Good riddance, Larry Summers.
Obama's top economic adviser is going back to Harvard by the end of the year, and Harvard can have him.
Summers has a resume of disaster.
As chief economist at the World Bank, he proposed dumping the West's toxic waste on the Third World.
As Clinton's Treasury undersecretary, he forced privatization on the
Russian people, who experienced enormous poverty as a result. (See Naomi
Klein's "The Shock Doctrine.")
And when he was Clinton's Treasury secretary, he helped deregulate Wall Street, which led to the current crisis.
When he was President of Harvard, his sexism did him in.
Under Obama, Summers and Timothy Geithner were largely responsible for understimulating the economy.
And Summers and Timothy Geithner were largely responsible for not
extracting meaningful concessions from the banks when they were on their
deathbeds. "The first big economic debate of the new administration was
over whether the government should use the leverage of TARP to force
new behavior on lenders (credit was frozen) and on companies awarding
outlandish bonuses," writes Jonathan Alter in his book on Obama's first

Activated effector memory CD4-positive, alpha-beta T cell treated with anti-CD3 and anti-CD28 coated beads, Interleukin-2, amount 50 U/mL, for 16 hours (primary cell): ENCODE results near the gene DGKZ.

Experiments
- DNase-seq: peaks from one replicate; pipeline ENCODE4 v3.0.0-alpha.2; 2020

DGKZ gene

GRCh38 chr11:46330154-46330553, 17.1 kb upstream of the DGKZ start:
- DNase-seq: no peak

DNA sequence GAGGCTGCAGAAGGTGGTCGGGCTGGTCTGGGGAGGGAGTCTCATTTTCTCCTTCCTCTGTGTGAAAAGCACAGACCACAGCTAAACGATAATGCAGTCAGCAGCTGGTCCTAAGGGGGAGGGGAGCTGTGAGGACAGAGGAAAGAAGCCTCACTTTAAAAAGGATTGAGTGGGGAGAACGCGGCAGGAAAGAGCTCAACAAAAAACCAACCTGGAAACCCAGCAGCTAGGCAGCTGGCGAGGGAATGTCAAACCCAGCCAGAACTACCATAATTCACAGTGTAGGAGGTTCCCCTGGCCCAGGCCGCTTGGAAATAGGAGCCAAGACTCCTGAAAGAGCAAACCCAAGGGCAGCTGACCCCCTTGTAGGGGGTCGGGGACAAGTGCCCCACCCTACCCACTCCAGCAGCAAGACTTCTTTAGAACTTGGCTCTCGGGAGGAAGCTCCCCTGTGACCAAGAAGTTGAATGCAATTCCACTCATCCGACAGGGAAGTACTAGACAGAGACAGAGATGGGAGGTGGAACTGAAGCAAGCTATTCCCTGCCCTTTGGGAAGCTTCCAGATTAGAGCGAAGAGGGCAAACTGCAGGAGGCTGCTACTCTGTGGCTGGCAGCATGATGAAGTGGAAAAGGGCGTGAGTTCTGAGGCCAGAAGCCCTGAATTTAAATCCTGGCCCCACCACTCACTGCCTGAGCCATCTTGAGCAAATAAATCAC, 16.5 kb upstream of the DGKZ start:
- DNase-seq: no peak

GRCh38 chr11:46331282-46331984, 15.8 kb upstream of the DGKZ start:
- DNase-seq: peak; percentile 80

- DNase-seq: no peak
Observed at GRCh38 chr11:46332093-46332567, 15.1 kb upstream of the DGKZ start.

year, The Promise. "In a meeting less than two weeks after Obama took
office, [Presidential adviser David] Axelrod argued yes, but Summers and
Geithner opposed attaching big strings to bailouts. They thought it
wrong to kick banks when they were down, not to mention violating their
Wrong to kick banks that had destroyed the whole economy?
Alter quotes Summers as saying: "Just as war had unintended victims,
bailouts had unintended wealthy beneficiaries." Unintended my ass!
Summers helped land Obama in the fix he's in today: unemployment's
very high, resentment at the banks is even higher, and few people can
feel the economic benefits that Obama and Summers say they've brought
So adios, Larry.
Now Obama has a chance to put a progressive economist in.
How about Paul Krugman of the New York Times?
Or Joseph Stiglitz of Columbia?
Both have Nobel Prizes in economics.
Obama sure could use their wisdom, their tenacity, and their humanity now.
And so could we.